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Hill Towns

3.78  ·  Rating details ·  4,068 ratings  ·  121 reviews
A single event in her childhood irrevocably marked Catherine Gaillard -- and made it impossible for her to leave her cloistered mountaintop town in Tennessee for the next thirty years. But her devotion to her husband, Joe, and her desire to forever put the incident behind her propel Cat on a life-changing trip to Italy.

Making their way across the countryside of Tuscany
Paperback, 432 pages
Published May 11th 1994 by HarperTorch (first published January 1st 1993)
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Average rating 3.78  · 
Rating details
 ·  4,068 ratings  ·  121 reviews

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Oct 05, 2010 rated it liked it
The older I get, the less tolerance I have for the overblown prose that Siddons sometimes gets caught up in while describing her characters. This one was definitely NOT among her best efforts; if you want to read vintage Siddons, I much preferred Colony. On the other hand, I must admit that if you would like to read some beautiful descriptions of Rome, Venice, Florence and Siena, it's clear that Siddons has not only visited these places, but has a true appreciation for them. For that, I'll give ...more
Feb 10, 2011 rated it it was ok
I found myself speaking outloud to the characters (i.e. "Don't do it, Cat!") which means that the plot is certainly strong enough for me to really get into it. However, I too, was very unimpressed the language. There simply was no need for the foul words that Siddons appeared to enjoy throwing in seemingly on a whim. Also, I believe that I have a pretty broad vocabulary, but Siddons really stretched the limits of every day speech in this book! Words such as "fecundity", "scurrilious", "ennui", ...more
Jul 18, 2015 rated it really liked it
There's currently a commercial about chaise lounges on tv. The husband pronounces them "chase" and his wife pronounces them "chaaaze". I felt as if I have been languidly sprawled out on a chaise lounge while reading this book. It was wonderful. Ms. Siddons strings words together like multi-dimensional figures on a strand of holiday ornaments. The settings are the hills of Tennessee and the major cities of Italy. The lighting, the feeling, the emotions, the bourbon.....this book is so good! I ...more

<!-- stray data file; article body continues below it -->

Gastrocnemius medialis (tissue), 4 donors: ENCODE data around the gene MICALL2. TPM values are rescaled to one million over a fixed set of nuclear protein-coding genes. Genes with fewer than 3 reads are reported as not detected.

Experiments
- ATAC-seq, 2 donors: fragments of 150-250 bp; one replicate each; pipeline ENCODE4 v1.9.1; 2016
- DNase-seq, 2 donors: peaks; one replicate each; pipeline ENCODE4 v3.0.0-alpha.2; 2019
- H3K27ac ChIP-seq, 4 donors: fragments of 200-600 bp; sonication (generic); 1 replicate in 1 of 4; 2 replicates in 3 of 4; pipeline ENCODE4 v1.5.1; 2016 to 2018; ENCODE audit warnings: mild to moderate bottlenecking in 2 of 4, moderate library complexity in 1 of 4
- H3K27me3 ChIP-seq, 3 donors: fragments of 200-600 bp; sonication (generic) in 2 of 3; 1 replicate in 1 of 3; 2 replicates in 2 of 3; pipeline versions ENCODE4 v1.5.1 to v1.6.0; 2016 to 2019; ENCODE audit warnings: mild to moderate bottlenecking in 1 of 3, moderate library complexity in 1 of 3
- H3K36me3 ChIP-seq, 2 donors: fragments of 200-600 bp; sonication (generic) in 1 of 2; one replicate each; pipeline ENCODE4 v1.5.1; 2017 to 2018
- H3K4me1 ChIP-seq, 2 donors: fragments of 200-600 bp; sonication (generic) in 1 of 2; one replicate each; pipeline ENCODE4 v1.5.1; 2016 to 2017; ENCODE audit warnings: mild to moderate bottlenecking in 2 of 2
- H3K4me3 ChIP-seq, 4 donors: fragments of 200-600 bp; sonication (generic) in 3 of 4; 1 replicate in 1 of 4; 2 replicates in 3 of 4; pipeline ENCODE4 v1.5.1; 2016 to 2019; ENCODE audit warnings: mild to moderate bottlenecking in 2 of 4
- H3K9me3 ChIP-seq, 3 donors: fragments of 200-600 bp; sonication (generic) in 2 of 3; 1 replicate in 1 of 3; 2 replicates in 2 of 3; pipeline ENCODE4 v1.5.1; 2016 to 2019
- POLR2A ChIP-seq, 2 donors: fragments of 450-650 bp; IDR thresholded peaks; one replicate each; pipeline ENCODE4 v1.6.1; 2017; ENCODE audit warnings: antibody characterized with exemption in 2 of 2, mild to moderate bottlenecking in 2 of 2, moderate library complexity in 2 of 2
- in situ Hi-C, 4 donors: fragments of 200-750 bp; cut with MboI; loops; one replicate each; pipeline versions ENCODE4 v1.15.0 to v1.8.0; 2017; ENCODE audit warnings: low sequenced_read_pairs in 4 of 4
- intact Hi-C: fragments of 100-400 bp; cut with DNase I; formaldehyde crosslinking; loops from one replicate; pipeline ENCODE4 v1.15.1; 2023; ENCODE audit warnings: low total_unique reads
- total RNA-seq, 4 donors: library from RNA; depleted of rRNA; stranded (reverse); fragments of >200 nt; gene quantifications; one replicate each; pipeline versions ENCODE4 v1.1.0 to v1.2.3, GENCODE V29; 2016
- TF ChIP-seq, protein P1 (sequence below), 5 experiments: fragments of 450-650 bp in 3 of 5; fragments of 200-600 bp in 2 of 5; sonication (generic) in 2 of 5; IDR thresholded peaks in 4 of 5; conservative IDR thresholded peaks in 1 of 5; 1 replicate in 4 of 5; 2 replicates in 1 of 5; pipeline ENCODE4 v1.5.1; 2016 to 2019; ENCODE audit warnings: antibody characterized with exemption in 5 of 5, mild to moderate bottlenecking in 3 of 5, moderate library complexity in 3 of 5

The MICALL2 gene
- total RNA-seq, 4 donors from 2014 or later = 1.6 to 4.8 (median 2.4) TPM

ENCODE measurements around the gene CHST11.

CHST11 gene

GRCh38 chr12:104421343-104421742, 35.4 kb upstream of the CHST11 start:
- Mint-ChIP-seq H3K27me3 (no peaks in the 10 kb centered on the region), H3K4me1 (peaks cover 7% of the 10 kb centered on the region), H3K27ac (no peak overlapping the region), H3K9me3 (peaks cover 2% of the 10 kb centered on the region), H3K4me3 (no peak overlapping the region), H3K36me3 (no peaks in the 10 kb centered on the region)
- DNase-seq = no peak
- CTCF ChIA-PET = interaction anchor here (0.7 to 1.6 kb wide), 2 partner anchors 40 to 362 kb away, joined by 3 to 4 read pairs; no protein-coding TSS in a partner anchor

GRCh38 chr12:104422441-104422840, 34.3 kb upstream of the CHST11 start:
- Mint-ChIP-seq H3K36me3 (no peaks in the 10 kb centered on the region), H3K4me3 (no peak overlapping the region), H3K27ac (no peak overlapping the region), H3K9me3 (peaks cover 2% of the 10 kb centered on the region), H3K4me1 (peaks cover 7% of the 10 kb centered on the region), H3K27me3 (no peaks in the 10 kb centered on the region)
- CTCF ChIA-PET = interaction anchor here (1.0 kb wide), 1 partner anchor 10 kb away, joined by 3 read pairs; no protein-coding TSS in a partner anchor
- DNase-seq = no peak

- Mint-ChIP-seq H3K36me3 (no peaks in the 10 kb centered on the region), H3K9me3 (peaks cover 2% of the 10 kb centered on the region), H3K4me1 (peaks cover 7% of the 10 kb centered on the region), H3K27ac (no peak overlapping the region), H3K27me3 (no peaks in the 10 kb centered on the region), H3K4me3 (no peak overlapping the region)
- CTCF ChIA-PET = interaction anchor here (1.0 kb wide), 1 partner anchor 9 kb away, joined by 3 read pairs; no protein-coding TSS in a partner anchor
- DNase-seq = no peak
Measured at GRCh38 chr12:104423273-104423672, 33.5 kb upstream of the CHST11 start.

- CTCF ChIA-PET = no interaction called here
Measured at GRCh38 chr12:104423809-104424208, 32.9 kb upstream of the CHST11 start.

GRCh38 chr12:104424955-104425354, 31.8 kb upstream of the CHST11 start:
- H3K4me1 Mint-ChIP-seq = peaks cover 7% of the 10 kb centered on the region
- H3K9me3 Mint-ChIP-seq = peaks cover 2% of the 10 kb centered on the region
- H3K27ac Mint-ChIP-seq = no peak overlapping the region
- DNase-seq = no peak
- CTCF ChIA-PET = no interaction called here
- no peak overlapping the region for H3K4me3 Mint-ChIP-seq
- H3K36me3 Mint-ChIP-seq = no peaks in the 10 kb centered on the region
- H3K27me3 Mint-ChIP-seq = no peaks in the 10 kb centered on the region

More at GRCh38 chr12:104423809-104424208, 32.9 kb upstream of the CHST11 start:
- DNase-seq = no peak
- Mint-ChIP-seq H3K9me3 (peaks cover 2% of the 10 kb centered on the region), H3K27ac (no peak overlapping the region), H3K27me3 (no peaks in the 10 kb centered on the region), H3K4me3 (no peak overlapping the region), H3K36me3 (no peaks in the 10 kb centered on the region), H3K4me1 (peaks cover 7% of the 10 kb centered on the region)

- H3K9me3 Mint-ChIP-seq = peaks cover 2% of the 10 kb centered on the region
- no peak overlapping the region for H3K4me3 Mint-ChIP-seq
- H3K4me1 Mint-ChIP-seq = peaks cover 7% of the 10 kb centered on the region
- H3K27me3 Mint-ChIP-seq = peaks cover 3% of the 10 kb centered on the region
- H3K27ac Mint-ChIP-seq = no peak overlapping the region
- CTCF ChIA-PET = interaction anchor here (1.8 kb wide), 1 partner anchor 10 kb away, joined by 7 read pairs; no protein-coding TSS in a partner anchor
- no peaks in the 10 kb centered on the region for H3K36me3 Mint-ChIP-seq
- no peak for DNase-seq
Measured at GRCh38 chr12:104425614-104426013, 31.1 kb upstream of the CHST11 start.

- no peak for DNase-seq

Barbara Mitchell
Mar 17, 2010 rated it liked it
This novel is a book sale find from several years ago. I finished reading it yesterday and still cannot really make up my mind about it.

My main problem with it is that I didn't like one single character in the book. The protagonist, Catherine (Cat) Compton Gaillard, lives on a mountain in Tennessee near famed Trinity College. Her father is a teacher there and her mother is from a poor family, and they are killed in a grotesque accident on a bridge down off the mountain. Five-year-old Cat is
Mari Carroll
Jul 06, 2016 rated it it was amazing
Another re-read of my all-time favorite author, and again it did not disappoint. Even more thrilling was learning of the backstory of it all - that Anne and Heyward did go to Italy for the wedding and honeymoon of their friends Cynthia and Cliff Graubart, and the story was loosely based on that adventure. Even better, on the Anne Rivers Siddons Fan Club page on Facebook, I was given the gift of this link that gives more detail, including Pat Conroy's role. He was living in Rome at the time, was ...more
Aug 27, 2011 rated it really liked it  ·  review of another edition
Hills Towns was an enjoyable read. The book started in Tennessee and ended in Italy. Everyone seemed to change in Italy, and most of the characters would never be the same again. It has beautiful settings and vivid characters.
May 06, 2014 rated it liked it
If you ever wanted to, have already, or want to relive a trip to Italy, especially Rome, Venice, Florence, Siena, and Tuscany then this is the book for you. The descriptions are vivid, detailed, and picturesque of the people, places, the hot sensual scorching weather, and the emotions generated by being there. This is also a book where it is handy to have a dictionary nearby because the prose is overblown with words not in everyday use.